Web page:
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Militant who killed 101 at Pakistan mosque wore uniform


PESHAWAR, Pakistan — A suicide bomber who killed 101 people at a mosque in northwest Pakistan this week had disguised himself in a police uniform and did not raise suspicion among guards, the provincial police chief said on Thursday.

Moazzam Jah Ansari said the bomber had been identified and police were close to arresting members of the network that was behind Monday’s attack, one of the deadliest ever in Peshawar, the capital in the Khyber Pakhtunkhwa province.

“We will avenge the martyrdom of each and every policeman,” Ansari told a news conference.

The blast collapsed the roof of the 50-year-old mosque, killing 101 people, mostly policemen. Two hundred twenty-five people were injured.

Ansari spoke a day after dozens of police officers in a rare move joined a peace march organized by the members of civil society groups in Peshawar, demanding protection for themselves.

Hours after the bombing, Pakistan’s Defense Minister Khawaja Mohammad Asif accused the Pakistani Taliban, known by the acronym TTP, of carrying out the attack, saying they were operating from neighboring Afghan territory. Pakistan wants the Afghan Taliban to take action against the TTP group.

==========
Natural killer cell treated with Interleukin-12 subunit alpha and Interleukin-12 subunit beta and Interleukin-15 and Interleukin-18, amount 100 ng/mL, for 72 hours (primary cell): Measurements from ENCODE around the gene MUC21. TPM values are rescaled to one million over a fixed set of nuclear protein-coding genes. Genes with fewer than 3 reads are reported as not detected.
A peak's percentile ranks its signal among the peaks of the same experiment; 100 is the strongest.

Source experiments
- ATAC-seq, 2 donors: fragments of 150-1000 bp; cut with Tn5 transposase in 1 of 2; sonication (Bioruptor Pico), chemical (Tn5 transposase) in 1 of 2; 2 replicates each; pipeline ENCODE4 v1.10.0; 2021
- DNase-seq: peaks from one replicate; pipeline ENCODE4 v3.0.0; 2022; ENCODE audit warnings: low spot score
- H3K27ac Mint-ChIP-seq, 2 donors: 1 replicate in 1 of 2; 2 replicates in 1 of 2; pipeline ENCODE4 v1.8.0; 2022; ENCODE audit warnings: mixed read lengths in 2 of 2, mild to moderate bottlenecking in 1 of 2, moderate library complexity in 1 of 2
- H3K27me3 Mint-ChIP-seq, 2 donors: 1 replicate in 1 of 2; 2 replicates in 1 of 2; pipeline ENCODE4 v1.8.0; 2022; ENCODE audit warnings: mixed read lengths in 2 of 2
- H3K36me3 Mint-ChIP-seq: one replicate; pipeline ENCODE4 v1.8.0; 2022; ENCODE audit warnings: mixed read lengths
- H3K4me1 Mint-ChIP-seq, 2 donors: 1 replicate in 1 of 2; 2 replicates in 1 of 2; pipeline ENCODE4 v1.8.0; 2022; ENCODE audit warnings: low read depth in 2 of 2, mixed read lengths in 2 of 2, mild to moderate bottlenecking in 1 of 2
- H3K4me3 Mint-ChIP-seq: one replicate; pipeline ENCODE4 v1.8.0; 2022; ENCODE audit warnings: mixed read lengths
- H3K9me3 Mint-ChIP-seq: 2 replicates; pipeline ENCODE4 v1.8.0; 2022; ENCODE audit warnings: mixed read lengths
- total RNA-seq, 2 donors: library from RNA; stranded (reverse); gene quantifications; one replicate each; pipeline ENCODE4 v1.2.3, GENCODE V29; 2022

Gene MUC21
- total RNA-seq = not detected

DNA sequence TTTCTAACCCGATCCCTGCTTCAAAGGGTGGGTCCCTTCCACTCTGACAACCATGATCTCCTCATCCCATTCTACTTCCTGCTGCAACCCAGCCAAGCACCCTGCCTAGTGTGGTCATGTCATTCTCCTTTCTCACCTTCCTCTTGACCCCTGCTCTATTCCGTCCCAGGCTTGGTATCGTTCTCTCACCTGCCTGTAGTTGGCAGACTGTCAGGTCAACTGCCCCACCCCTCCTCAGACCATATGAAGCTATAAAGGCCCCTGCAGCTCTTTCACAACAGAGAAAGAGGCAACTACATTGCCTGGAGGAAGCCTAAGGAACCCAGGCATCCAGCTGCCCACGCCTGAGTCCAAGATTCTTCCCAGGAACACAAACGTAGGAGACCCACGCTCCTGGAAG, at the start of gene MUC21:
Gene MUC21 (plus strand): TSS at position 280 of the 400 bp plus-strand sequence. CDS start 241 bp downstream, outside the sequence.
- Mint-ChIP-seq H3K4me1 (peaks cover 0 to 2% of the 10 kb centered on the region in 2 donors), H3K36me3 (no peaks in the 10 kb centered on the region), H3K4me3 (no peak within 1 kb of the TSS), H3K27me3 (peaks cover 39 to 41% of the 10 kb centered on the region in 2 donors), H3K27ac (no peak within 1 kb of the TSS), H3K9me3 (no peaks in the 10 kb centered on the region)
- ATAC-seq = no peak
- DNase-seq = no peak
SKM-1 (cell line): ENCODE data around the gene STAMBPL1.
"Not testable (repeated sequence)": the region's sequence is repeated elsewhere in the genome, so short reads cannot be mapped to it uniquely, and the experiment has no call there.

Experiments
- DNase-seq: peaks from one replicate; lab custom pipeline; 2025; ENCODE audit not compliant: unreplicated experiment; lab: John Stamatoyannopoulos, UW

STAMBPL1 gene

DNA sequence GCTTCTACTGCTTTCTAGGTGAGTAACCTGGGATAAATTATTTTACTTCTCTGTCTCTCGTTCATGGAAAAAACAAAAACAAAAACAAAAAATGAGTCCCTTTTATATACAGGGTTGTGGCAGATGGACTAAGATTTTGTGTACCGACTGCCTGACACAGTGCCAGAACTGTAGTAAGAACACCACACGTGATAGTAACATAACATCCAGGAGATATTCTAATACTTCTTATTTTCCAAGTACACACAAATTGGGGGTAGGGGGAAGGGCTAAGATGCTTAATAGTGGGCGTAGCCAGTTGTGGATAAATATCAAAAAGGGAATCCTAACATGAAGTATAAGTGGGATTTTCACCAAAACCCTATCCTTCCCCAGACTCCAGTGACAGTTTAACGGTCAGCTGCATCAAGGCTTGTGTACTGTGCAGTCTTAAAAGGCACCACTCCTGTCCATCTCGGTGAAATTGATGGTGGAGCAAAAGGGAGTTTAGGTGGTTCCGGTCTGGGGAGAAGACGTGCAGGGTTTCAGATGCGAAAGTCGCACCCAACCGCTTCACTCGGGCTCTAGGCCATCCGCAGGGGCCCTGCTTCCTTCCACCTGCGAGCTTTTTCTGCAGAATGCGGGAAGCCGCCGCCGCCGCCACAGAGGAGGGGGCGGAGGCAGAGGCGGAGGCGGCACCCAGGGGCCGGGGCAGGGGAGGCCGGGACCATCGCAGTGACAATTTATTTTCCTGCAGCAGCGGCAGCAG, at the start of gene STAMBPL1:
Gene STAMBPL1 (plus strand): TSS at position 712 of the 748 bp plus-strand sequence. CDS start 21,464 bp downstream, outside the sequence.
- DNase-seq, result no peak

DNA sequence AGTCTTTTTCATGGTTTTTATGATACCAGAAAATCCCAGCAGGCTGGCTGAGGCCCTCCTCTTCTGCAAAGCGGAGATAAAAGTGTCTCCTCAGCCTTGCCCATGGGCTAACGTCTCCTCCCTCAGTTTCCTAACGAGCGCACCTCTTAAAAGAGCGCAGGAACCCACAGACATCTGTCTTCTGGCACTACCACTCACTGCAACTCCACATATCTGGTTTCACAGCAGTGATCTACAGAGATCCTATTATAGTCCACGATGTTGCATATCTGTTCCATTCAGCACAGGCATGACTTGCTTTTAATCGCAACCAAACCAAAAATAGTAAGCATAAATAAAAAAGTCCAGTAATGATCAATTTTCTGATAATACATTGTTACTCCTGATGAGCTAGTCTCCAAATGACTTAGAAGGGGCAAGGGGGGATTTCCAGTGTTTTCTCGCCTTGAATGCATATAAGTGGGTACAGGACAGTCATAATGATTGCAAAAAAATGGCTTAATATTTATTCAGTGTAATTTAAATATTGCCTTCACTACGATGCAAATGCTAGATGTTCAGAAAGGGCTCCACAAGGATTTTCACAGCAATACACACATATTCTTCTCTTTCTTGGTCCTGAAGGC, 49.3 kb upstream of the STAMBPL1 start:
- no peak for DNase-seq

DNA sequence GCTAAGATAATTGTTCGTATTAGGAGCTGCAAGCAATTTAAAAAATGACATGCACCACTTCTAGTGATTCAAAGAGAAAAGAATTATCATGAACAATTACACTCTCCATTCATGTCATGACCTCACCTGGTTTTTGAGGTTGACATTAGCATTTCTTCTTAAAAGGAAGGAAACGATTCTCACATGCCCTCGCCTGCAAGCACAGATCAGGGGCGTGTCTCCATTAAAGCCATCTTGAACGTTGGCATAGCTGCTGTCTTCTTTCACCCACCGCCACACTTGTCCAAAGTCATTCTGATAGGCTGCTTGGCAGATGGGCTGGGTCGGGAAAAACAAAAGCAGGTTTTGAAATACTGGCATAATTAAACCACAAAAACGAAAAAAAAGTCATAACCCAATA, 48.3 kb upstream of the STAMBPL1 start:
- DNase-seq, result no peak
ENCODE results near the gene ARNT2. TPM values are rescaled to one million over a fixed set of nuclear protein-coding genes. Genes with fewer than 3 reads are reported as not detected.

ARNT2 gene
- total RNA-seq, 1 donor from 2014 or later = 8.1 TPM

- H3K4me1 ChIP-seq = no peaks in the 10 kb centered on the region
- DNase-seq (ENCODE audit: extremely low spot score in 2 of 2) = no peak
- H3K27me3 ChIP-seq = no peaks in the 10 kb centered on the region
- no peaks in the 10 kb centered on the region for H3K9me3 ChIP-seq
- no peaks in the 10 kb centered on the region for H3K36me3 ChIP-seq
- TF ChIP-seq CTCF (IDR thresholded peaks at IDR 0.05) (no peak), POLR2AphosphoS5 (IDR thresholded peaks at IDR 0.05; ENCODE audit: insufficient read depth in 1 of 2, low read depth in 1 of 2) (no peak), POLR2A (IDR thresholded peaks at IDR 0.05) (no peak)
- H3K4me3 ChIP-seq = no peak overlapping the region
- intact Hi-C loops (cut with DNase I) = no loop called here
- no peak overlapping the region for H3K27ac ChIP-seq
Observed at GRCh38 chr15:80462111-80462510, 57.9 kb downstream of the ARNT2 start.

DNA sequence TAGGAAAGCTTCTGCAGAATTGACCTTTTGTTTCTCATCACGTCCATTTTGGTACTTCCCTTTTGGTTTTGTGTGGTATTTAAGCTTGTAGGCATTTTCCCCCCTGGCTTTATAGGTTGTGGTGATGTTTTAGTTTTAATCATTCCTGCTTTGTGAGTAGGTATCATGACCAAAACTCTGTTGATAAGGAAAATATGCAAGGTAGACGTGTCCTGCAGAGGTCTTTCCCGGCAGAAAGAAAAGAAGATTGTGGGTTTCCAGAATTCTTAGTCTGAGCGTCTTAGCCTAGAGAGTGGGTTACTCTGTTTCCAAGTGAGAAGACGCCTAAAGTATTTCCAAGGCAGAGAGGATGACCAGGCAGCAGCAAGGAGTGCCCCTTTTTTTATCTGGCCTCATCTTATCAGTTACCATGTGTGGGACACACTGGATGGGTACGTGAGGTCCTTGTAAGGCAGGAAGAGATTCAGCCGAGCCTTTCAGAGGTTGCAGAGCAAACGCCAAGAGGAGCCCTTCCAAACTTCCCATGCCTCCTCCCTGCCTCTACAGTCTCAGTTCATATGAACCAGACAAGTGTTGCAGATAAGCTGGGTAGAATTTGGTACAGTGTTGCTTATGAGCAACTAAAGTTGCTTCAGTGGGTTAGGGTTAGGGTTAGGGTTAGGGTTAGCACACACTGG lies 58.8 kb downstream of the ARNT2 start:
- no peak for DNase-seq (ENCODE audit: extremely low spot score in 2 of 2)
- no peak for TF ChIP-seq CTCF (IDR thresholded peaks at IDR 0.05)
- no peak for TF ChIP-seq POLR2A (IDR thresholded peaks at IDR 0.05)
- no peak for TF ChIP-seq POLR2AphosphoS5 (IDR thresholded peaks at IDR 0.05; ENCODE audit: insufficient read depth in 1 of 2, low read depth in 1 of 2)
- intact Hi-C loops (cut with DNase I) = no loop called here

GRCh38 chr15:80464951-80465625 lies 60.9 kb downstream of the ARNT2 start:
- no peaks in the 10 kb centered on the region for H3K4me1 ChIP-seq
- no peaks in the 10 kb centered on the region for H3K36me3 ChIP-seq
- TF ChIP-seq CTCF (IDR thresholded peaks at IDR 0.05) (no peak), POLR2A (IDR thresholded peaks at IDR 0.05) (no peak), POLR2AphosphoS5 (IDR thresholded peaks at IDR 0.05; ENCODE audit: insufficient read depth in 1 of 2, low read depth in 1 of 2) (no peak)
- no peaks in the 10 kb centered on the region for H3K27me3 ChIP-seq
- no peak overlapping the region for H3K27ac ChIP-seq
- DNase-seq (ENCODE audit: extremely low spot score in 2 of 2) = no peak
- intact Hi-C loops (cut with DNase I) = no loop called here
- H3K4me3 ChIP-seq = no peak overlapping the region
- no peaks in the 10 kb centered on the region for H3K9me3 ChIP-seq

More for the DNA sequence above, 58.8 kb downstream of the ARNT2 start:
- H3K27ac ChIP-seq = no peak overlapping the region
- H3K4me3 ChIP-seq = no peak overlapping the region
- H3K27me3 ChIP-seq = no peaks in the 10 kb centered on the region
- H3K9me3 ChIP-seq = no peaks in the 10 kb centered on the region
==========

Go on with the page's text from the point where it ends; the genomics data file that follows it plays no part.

Shortly after the bombing, a TTP commander claimed responsibility, but more than 10 hours after the attack the chief spokesman for the group distanced the TTP from the carnage, saying it was not its policy to attack mosques.

On Wednesday, Afghanistan’s Taliban-appointed foreign minister, however, had asked Pakistani authorities to look for the reasons behind militant violence in their country instead of blaming Afghanistan. The comments from Amir Khan Muttaqi came after Pakistani officials said the attackers who orchestrated Monday’s suicide bombing were using Afghan soil to target civilians and security forces.

More than 300 worshippers were praying in the Sunni mosque, with more approaching, when the bomber set off his explosives vest. Ansari said the attacker was not searched because guards assumed that he was one of their colleagues.

“Yes, I admit that it was a security lapse and I take responsibility for it,” Ansari said.

Pakistan Prime Minister Shahbaz Sharif visited a hospital in Peshawar after the bombing and vowed “stern action” against those behind the attack. Pakistan, which is mostly Sunni Muslim, has seen a surge in militant attacks since November when the Pakistani Taliban ended a cease-fire with government forces.

The violence has increased in Pakistan since the Afghan Taliban seized power in neighboring Afghanistan in August 2021 as U.S. and NATO troops pulled out of the country after 20 years of war.

The TTP is separate from but a close ally of the Afghan Taliban.

Associated Press writer Munir Ahmed contributed to this story from Islamabad

*This story has not been edited by The Infallible staff and is auto-generated from a syndicated feed.